The Peter Rabbit Revue
Westport Country Playhouse
April 15, 2000
reviewed by Donald Devet
Larry Engler's Poko Puppets specializes in full-stage productions: puppets, costumes, sets and the movements of the actors are meant to be seen in large venues. The Peter Rabbit Revue is no exception. This hour long musical extravaganza is chock full of popular songs, familiar stories and even an audience sing-a-long.
Peter Rabbit and his sister Moxie (puppeteers in full body costumes) act as hosts introducing the first musical number, "At the Hop." Puppeteers dressed from head to toe in black velvet manipulate four Muppet style rabbits who lip synch to this rock and roll tune from the 50's. In fact, the whole show's soundtrack is prerecorded, which gives the production a polished quality. But any show completely on tape, no matter how well done, which this one is, suffers from an inability to react to audience responses. (If only the audience was on tape, the match would be perfect.)
The show has a few rabbit oriented numbers including a fanciful version of "Easter Parade" with Muppety rabbits wearing hats festooned with found object decorations. The rabbits parade up and down the aisles and even do a little Busby Berkeley style choreography. But the three stories that comprise the bulk of the show--Peter and the Wolf, Tubby the Tuba and Peer Gynt and the Trolls--have nothing to do with the spring holidays. Even though Peter Rabbit narrates Peter and the Wolf, the spirit of a "revue" quickly dissipates. It's jarring to be suddenly thrown into three long stories that have nothing in common with each other, then jerked back into a short "rabbity" musical number.
First up is Peter and the Wolf which is all "show and tell." "Suddenly, the wolf returned," intones Peter Rabbit as narrator. And By George, the Wolf does return. There are no surprises in this warhorse classic, except for the Wolf who seems to have dropped in from another show. He's huge, way out of proportion to any other character in this story. Covered in a mangy avocado green fur which looked like it had seen better days, this full body costume is menacing with a snake-like tongue and rows of sharp white teeth.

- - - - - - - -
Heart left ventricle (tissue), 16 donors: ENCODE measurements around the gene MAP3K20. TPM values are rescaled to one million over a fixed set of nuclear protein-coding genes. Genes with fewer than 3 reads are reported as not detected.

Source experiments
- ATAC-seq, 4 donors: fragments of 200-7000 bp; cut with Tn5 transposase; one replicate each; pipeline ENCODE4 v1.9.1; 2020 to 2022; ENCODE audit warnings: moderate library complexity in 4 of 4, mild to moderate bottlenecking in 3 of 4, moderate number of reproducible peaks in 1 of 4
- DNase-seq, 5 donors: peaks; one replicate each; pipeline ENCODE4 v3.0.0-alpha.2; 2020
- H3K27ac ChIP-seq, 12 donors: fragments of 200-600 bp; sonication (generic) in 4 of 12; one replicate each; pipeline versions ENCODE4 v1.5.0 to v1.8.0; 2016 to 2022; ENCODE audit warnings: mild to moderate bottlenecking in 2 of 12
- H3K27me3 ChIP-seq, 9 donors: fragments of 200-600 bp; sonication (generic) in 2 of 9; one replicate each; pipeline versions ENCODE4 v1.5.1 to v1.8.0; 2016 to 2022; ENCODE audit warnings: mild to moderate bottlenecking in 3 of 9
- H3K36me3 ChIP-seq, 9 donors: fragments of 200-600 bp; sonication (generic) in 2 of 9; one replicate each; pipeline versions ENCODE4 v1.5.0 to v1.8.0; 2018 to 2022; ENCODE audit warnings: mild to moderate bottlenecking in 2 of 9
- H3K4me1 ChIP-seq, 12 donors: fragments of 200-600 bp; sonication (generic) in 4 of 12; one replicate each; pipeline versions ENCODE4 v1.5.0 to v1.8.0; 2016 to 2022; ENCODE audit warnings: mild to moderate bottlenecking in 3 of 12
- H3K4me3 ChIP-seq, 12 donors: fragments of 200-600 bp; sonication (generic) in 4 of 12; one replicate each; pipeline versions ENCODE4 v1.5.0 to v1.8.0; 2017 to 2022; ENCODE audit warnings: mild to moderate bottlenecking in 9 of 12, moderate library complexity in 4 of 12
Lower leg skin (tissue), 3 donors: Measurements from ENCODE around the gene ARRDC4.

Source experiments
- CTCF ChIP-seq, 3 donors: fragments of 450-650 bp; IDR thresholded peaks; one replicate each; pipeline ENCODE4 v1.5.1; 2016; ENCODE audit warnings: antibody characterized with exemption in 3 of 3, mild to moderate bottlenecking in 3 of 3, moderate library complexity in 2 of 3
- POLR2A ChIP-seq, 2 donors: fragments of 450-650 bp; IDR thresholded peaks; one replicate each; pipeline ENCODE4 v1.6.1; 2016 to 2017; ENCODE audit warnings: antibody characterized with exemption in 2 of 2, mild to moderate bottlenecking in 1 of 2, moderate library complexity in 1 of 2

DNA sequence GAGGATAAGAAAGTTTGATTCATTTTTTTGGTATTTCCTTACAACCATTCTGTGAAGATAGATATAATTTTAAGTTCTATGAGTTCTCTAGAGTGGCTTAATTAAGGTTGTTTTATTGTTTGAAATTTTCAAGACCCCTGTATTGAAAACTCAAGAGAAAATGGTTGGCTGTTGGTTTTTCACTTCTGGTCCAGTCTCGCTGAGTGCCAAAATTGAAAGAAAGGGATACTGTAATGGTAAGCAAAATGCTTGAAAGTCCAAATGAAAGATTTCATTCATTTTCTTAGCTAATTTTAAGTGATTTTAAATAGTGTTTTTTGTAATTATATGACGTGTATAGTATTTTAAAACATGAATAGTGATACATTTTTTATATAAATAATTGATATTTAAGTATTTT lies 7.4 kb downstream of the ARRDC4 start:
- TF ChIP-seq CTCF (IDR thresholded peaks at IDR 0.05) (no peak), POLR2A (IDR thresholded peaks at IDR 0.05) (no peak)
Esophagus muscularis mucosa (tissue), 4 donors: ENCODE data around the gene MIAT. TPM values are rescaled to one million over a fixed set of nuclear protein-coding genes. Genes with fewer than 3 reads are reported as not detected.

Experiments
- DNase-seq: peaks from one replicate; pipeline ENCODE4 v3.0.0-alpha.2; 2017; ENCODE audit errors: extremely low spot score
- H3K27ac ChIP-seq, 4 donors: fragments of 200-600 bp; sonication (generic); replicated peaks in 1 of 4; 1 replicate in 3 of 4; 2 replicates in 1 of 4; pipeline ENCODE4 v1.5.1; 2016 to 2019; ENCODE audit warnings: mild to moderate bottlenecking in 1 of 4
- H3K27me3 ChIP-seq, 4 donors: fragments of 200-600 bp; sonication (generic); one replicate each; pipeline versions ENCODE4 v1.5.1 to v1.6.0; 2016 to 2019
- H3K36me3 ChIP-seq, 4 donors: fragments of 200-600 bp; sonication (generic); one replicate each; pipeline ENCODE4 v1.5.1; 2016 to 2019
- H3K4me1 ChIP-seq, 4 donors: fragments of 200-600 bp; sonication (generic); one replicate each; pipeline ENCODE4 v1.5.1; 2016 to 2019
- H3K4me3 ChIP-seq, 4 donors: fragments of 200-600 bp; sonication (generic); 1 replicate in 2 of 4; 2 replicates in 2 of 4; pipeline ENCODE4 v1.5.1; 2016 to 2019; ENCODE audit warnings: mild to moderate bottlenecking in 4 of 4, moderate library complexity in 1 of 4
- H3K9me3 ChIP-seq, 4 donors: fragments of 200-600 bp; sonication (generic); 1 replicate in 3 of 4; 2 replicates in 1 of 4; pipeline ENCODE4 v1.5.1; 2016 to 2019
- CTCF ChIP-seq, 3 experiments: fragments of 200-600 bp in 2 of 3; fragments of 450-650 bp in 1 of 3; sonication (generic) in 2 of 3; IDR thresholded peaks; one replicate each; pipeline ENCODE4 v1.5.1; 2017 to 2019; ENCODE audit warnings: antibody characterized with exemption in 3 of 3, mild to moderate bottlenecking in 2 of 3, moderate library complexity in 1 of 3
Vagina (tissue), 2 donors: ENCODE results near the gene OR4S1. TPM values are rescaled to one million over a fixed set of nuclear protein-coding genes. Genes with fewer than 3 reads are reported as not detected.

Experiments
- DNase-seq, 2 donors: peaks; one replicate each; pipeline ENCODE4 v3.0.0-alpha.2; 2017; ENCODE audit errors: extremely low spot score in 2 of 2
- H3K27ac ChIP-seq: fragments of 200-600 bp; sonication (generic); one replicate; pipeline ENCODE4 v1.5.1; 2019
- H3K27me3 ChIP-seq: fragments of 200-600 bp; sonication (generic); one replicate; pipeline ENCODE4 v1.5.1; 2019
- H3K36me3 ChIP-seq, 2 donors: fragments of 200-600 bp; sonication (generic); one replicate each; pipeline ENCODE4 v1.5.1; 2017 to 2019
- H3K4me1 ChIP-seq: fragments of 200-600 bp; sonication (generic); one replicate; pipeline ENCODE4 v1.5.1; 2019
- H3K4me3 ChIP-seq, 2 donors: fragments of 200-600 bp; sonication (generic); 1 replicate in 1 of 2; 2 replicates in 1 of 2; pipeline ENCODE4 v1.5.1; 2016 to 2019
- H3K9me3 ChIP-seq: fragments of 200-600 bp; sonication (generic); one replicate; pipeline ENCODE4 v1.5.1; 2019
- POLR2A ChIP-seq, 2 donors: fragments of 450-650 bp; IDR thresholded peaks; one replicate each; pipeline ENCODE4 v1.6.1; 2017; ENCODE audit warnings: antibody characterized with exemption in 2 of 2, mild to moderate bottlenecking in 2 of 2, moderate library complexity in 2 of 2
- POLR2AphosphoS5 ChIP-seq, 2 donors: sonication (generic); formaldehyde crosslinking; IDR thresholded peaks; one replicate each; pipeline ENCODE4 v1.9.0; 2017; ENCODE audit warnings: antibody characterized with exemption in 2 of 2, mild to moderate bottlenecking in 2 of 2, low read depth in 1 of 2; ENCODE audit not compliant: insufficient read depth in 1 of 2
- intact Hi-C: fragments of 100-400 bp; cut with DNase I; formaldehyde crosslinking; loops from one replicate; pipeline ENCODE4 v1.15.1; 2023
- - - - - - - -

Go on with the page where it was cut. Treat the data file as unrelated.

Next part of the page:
The next story, Tubby the Tuba, is performed in black light, a technique that allows puppets to defy gravity. Before this story begins, Peter and Moxie Rabbit spend a few moments making sure the audience will be comfortable sitting in total darkness (required for black light to be effective). This is a thoughtful touch and a little insurance against screaming and crying kids when the room suddenly goes dark.
Some of the Tubby the Tuba characters' features are cleverly animated (eyes, lips) while some of the characters are represented by three dimensional puppets (frog) or a puppeteer in a mask (conductor). This Danny Kaye narrated version is straight from the storybook with all the "he saids" and "she saids" left intact. It's disconcerting to hear characters speak their lines as if they are quoting themselves. This segment points up another disadvantage of taped shows. If a tape must be used, it should at least be edited to sound more like a story being performed and less like a story being told by a storyteller.
The last story, Peer Gynt and the Trolls, is a full blown show all by itself. It's a story of a young man wanting to experience the wide wonderful world and almost ending up the groom of an ugly princess troll. (Are there are beautiful trolls?) Huge full bodied costume trolls cavort around the stage as if trying out for a part in Where the Wild Things Are.
Probably the most magical moment in the whole revue happens in Peer Gynt and the Trolls. While Peer is on his way to seek his fortune, his ship is caught in a terrible storm. Long stretches of fabric suggesting the angry sea toss the miniature ship to and fro. Peer, represented by a hand puppet, is swept overboard. The fabric waves recede to reveal Peer now represented by an actor. The effect is superb.
The Peter Rabbit Revue is a showcase of Engler's 34 years of experience. He knows how to please an audience of children and adults. His character designs and staging techniques are well honed and expertly delivered. But even a seasoned veteran continues to seek improvements. Engler is aware that this show is a hodgepodge from his other shows, and he's concerned that the title may be misleading. But instead of just changing the title, Engler might consider creating a true revue of skits, songs and dances that relate directly to the spring holidays.
Copyright © 2000 Donald Devet